Pardon the cliché, but Mtirala National Park is a hidden gem of Adjara region in Georgia. By far, it was the best day-long adventure during our trip to the Georgian Black Sea coast.
Hilly and completely covered in leafy trees with a picturesque mountain river running through, Mtirala seems to be a younger brother of South American rainforests.
The park has an abundant amount of precipitation, with an annual rainfall level of 4,250 mm in the Mtirala Mountains which are 1,381 m above the sea level. That explains the name: Mtirala in Georgian means the one who cries.
Mtirala National Park is located in south-western part of Caucasus mountains near the Black Sea. The area is known for a large amount of ancient native species. The park was created in 2007 to preserve endemic flora and fauna. The latter consists of brown bears, wild boars, chamois not counting some smaller less exotic creatures. I am not a botanist, but, according to park rangers, those who are interested in all things green would be impressed by 284 species of plants.
Lucky visitor might stumble upon a bear or a boar. The park ranger mentioned it with a straight face. I am not sure what were the odds of this encounter or how lucky one should feel crossing paths with the bear. Halfway through our hike we overheard following exchange between an overly excited park visitor and the ranger:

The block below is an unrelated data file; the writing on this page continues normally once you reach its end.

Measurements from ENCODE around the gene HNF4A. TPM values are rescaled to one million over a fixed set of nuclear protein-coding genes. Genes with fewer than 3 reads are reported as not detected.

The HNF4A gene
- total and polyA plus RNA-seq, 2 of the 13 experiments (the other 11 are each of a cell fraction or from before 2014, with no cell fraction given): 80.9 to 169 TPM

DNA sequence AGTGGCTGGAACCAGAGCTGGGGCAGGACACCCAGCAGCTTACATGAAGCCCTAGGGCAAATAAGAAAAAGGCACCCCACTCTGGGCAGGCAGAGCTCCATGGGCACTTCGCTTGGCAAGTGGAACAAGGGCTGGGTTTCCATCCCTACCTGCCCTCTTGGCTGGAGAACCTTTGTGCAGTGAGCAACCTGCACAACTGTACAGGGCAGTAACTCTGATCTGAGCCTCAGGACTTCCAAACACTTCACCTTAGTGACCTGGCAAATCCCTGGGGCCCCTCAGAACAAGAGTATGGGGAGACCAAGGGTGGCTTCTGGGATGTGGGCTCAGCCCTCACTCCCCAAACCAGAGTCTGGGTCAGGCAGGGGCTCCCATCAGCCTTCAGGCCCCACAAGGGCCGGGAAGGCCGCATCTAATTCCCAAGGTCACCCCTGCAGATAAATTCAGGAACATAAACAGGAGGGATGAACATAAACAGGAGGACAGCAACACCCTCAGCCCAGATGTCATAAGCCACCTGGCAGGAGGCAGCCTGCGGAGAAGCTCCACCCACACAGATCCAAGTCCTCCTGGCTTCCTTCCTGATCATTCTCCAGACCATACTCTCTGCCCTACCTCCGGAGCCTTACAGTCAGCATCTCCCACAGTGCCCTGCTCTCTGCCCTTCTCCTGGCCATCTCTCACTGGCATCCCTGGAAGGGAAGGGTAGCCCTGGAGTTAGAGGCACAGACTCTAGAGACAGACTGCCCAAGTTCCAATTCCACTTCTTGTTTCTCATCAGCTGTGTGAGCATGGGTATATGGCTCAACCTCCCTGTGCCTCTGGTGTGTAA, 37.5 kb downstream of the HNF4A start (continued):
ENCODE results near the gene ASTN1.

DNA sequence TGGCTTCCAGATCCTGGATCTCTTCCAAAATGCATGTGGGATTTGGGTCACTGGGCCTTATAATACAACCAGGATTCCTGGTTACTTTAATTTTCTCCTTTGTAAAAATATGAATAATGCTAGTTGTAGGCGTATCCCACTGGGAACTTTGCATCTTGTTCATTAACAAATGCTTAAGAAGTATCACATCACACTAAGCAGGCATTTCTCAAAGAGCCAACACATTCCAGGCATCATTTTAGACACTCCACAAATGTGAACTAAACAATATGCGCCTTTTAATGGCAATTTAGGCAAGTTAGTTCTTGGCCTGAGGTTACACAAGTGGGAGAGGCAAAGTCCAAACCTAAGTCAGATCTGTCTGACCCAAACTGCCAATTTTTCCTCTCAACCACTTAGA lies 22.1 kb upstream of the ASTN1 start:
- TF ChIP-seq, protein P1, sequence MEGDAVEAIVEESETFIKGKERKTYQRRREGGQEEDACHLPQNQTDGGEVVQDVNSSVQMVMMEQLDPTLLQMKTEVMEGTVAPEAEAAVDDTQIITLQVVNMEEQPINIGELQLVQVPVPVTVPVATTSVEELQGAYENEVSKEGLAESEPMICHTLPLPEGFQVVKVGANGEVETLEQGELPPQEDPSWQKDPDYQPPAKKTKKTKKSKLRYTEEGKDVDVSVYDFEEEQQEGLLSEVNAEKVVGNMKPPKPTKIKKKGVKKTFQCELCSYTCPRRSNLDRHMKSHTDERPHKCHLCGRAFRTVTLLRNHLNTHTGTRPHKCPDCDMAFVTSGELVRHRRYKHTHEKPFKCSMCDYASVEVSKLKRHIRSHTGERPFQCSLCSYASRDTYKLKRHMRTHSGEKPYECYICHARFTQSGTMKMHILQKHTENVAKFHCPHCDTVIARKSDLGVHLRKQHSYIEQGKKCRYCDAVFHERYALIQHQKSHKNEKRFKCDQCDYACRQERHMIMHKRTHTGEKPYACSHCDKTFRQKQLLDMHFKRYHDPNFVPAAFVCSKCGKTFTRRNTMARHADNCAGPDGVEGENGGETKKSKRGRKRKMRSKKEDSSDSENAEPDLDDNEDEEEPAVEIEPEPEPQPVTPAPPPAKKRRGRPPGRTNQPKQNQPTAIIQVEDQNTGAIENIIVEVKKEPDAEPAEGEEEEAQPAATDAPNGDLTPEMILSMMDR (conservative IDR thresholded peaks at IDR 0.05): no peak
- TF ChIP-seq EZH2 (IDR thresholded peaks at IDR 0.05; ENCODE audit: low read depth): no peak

Visitor (waving hands seemingly agitated): we just saw a bear!
Park Ranger: where?
Visitor (pointing down to the river): on a street there
Since the ranger took this news very calmly and there were no streets in the forest, we decided that it was just a prank. The only wildlife we met was this tiny snail.
Some practical info:
- there are two trails (one and two days). They are marked and in a relatively good condition, but in some places begin to deteriorate. They are quite steep, and the path is going up and down so some level of fitness is required
- some of the park rangers speak passable English
- wear hiking sandals or boots and bring water with you
- after a hike, check your body for ticks
- visitors get to the visitors center (from where trails start) mainly by group tours or taxis, but it is doable to get a ride to the entrance to the park and walk about 5 km to the center
- last 10 km of the road is unpaved. Our 4WD was perfect for those conditions. Local taxi drivers fearlessly negotiate that road, but it could be quite a bumpy ride
- use Google maps with caution: we ended up on a wrong side of the river. Tip: while driving to the park you have to stay on the left bank of the river. The majority of bridges across the river are for pedestrians only and not suitable for cars.
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